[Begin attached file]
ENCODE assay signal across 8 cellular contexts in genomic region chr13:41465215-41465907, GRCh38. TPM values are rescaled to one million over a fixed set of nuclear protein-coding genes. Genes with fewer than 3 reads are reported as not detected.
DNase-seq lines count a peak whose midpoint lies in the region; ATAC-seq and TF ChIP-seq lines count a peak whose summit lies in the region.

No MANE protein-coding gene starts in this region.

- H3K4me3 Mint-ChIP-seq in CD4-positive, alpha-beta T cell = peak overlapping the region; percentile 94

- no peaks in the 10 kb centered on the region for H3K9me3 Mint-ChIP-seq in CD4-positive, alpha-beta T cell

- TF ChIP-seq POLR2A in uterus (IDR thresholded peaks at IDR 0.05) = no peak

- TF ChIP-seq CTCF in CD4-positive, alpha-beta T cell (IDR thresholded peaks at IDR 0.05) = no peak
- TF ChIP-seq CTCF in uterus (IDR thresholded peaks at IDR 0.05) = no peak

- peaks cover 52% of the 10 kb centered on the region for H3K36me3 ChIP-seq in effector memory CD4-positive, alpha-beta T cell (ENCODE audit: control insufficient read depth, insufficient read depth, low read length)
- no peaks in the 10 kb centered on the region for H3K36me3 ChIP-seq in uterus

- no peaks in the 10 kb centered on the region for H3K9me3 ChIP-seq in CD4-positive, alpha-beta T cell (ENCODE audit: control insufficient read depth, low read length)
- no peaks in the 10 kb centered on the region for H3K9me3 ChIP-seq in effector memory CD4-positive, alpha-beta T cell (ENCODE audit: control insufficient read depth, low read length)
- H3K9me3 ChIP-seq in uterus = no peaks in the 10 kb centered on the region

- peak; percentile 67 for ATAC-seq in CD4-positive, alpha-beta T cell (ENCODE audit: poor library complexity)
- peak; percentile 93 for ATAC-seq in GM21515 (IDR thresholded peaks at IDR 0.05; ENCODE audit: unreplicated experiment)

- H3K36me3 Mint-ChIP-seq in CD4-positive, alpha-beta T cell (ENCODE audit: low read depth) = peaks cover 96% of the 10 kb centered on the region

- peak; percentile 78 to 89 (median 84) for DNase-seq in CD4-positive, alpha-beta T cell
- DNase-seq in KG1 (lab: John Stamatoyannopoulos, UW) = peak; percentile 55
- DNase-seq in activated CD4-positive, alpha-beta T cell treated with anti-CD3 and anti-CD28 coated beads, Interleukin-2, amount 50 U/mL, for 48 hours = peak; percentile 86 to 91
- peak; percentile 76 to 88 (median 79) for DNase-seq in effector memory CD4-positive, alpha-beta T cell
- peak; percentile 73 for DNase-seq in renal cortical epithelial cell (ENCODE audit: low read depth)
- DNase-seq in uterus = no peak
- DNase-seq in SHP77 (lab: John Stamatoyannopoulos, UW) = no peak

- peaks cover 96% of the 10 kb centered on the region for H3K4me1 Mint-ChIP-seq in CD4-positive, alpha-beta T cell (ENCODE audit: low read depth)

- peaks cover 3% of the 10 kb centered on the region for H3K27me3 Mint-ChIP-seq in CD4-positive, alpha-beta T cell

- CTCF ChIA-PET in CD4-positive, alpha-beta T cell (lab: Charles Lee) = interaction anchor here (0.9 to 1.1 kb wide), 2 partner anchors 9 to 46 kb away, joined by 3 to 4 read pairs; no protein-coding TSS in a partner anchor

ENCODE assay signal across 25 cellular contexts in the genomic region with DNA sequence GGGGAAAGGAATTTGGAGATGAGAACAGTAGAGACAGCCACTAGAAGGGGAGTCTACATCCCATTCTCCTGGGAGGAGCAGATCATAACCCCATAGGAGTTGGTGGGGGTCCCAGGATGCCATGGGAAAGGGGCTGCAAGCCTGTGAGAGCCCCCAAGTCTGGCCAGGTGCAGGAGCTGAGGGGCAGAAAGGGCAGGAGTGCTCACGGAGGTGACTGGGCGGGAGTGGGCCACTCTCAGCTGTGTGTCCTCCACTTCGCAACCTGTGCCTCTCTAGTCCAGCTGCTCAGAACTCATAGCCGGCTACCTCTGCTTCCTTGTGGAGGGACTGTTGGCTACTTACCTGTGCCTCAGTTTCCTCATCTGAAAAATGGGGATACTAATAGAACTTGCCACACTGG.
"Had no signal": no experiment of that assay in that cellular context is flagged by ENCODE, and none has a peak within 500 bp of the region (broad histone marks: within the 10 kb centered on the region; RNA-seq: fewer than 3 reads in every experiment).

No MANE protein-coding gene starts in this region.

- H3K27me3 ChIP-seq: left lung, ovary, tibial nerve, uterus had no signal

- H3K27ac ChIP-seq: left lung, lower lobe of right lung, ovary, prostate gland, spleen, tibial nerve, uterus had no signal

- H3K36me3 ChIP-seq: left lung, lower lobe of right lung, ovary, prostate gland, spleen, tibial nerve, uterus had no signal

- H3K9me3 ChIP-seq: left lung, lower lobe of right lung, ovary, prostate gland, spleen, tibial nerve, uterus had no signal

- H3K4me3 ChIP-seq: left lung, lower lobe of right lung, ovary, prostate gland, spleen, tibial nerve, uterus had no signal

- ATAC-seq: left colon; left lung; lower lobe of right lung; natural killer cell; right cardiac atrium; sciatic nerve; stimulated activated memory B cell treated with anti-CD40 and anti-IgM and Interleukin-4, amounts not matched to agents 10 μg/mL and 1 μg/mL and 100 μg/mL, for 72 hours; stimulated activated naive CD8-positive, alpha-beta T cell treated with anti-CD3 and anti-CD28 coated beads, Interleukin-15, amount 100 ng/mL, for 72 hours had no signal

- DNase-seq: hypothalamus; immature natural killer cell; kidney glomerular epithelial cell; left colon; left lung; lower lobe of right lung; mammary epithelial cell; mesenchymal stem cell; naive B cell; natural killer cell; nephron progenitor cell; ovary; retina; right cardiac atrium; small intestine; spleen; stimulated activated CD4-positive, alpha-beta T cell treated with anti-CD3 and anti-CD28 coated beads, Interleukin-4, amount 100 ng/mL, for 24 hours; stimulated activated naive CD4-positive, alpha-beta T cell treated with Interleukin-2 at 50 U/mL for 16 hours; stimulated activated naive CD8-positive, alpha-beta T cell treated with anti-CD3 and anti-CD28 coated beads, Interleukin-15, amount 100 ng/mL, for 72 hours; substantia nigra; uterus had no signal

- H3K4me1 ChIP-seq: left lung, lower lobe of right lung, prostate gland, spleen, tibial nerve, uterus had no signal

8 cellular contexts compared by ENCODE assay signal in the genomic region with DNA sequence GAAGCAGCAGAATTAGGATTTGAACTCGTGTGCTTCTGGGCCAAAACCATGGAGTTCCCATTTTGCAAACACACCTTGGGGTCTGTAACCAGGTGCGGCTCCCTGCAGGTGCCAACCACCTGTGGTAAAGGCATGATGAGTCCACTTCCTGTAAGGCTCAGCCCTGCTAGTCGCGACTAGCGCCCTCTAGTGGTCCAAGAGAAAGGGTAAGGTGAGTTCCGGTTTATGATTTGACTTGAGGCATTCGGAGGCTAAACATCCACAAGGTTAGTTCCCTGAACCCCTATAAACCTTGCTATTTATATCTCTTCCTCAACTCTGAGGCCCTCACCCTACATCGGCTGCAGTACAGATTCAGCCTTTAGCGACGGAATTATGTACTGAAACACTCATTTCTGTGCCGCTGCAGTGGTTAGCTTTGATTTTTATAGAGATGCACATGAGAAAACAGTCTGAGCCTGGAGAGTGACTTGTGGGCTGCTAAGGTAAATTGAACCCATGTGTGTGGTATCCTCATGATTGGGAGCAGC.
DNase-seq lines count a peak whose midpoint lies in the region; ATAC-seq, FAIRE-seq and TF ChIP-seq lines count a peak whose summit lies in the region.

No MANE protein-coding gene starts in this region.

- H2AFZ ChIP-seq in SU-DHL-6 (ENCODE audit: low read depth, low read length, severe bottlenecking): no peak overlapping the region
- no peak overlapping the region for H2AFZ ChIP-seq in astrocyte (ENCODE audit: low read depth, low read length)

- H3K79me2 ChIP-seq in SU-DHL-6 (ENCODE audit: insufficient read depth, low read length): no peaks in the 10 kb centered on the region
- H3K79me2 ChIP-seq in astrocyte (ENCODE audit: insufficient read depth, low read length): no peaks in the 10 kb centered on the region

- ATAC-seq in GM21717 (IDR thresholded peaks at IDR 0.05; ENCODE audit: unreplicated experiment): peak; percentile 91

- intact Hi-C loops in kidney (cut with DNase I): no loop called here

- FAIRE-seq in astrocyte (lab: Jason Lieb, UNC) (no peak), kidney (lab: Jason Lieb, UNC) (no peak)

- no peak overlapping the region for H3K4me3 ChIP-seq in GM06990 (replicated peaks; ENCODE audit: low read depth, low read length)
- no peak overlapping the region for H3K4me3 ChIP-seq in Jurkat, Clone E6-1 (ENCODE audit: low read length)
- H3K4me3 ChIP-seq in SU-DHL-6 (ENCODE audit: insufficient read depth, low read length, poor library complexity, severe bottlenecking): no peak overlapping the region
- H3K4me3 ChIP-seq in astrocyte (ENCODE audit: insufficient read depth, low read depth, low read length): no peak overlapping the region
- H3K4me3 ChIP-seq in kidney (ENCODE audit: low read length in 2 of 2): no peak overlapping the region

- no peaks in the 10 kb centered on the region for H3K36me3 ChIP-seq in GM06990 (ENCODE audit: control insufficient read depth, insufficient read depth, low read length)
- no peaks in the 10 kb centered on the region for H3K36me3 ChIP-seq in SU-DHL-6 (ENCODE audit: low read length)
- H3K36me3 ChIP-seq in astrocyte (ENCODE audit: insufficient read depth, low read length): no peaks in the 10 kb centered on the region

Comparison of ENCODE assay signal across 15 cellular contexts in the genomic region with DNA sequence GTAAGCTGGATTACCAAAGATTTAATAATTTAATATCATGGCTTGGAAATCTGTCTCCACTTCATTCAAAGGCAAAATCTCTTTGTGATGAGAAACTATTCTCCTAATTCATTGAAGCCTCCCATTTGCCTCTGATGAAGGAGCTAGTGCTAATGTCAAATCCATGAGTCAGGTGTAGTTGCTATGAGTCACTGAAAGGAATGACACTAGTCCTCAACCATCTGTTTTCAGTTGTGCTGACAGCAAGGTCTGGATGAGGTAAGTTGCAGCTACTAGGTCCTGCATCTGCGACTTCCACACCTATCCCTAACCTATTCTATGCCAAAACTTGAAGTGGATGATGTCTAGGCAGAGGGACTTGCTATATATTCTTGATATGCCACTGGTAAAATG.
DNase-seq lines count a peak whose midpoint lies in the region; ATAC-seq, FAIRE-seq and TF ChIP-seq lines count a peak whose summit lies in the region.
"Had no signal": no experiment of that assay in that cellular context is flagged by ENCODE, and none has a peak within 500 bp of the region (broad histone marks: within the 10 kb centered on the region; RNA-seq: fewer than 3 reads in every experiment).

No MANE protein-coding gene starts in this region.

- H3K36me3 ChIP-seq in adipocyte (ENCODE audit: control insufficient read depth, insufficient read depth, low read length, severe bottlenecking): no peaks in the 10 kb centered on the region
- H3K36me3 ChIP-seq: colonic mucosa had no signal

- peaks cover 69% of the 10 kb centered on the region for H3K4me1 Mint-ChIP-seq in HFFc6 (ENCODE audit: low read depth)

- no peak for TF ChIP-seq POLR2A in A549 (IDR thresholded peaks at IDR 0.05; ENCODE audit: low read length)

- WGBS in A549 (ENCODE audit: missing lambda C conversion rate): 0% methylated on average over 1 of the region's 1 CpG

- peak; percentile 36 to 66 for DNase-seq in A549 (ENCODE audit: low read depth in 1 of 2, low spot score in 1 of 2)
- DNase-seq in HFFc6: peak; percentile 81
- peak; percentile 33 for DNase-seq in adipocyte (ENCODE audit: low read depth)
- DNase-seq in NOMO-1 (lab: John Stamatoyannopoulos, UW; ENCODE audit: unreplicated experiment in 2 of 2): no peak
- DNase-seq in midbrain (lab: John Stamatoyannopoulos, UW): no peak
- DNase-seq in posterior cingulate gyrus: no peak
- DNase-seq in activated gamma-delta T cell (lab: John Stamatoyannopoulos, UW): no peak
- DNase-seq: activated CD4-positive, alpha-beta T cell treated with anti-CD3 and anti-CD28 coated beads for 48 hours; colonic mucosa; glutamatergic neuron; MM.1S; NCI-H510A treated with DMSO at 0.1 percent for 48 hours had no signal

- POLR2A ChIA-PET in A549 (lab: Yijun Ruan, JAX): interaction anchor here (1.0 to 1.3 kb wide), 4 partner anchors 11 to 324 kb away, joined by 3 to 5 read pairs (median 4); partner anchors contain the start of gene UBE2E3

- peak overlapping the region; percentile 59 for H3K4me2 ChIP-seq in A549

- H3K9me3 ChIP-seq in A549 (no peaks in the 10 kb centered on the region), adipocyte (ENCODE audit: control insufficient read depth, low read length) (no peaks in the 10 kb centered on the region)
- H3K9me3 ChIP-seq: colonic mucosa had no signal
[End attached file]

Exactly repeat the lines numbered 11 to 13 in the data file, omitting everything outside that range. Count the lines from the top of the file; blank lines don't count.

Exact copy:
- no peaks in the 10 kb centered on the region for H3K9me3 ChIP-seq in CD4-positive, alpha-beta T cell (ENCODE audit: control insufficient read depth, low read length)
- no peaks in the 10 kb centered on the region for H3K9me3 ChIP-seq in effector memory CD4-positive, alpha-beta T cell (ENCODE audit: control insufficient read depth, low read length)
- H3K9me3 ChIP-seq in uterus = no peaks in the 10 kb centered on the region